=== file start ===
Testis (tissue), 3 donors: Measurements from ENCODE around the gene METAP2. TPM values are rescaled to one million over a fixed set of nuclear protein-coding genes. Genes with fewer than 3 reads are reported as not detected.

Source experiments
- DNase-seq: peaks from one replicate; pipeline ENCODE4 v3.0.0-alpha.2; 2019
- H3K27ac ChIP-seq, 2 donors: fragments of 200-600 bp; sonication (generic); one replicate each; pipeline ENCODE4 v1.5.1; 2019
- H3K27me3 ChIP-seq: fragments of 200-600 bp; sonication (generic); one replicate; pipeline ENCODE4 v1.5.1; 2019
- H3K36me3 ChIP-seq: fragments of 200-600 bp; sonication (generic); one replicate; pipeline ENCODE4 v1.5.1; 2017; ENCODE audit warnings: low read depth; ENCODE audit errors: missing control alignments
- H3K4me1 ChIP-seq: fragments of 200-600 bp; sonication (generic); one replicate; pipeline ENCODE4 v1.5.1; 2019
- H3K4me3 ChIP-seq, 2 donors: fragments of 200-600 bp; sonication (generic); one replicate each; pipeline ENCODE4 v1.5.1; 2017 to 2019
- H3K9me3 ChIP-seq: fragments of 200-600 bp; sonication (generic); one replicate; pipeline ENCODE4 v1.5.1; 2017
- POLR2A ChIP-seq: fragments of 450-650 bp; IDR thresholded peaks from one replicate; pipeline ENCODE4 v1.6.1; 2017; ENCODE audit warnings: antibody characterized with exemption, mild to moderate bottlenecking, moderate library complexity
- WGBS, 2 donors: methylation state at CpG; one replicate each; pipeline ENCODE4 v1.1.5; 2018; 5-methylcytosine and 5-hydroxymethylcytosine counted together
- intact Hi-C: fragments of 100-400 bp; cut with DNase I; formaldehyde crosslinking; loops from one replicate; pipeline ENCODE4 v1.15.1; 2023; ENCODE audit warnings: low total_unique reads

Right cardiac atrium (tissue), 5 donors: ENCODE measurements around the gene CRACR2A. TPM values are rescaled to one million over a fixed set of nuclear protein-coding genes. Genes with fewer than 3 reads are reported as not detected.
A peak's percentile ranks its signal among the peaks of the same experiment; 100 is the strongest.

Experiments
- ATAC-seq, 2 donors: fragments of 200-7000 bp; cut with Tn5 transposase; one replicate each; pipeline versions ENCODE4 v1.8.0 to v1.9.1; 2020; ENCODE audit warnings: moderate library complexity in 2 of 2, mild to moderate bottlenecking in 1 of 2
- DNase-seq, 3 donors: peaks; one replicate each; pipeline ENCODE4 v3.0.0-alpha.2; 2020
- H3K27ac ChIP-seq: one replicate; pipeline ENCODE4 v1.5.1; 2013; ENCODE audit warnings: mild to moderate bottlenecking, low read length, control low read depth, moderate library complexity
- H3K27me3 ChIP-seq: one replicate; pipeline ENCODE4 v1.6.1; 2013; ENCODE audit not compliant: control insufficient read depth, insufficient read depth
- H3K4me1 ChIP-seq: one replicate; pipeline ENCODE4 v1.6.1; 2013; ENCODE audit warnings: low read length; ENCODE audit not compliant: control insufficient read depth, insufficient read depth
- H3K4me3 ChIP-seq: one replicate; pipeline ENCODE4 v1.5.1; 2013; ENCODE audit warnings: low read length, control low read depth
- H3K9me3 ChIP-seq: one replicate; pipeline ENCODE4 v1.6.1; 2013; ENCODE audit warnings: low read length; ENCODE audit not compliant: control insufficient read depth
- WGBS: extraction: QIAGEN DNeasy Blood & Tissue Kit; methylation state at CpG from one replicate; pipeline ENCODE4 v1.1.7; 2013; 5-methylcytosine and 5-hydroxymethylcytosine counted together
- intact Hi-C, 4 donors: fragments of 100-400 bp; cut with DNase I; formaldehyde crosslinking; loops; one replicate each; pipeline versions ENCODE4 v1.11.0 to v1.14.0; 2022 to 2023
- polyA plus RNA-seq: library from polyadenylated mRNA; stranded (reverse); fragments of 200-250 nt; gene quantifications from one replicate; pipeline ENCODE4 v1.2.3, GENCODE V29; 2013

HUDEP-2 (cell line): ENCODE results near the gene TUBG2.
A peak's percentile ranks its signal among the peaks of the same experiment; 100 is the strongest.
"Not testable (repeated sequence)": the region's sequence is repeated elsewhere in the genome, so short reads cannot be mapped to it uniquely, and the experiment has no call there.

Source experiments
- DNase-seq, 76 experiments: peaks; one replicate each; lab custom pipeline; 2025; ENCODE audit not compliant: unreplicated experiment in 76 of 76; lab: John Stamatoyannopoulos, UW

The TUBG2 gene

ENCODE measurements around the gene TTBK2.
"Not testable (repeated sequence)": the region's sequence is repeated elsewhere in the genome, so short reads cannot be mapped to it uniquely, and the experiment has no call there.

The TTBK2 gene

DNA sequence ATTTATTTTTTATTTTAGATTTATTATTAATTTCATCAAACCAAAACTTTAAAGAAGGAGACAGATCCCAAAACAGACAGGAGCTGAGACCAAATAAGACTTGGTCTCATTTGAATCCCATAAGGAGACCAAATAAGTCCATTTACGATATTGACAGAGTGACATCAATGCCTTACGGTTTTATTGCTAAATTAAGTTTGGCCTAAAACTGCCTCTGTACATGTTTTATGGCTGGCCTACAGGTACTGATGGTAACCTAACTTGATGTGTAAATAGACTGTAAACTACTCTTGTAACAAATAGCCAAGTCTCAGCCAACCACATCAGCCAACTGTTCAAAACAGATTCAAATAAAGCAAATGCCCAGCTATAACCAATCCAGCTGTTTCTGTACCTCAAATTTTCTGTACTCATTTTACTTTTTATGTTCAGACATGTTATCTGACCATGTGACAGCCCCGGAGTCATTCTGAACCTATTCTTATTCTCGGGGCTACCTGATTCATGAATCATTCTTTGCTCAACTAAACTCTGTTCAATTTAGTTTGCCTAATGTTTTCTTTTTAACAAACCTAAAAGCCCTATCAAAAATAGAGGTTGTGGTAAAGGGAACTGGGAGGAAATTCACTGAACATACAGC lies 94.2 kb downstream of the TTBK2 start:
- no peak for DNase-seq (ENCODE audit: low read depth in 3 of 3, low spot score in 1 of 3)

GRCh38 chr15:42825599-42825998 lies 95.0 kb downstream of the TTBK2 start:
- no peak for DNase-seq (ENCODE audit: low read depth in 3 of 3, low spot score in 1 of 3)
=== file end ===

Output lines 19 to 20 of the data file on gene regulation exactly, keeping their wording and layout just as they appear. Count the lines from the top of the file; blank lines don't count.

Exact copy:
- H3K27me3 ChIP-seq: one replicate; pipeline ENCODE4 v1.6.1; 2013; ENCODE audit not compliant: control insufficient read depth, insufficient read depth
- H3K4me1 ChIP-seq: one replicate; pipeline ENCODE4 v1.6.1; 2013; ENCODE audit warnings: low read length; ENCODE audit not compliant: control insufficient read depth, insufficient read depth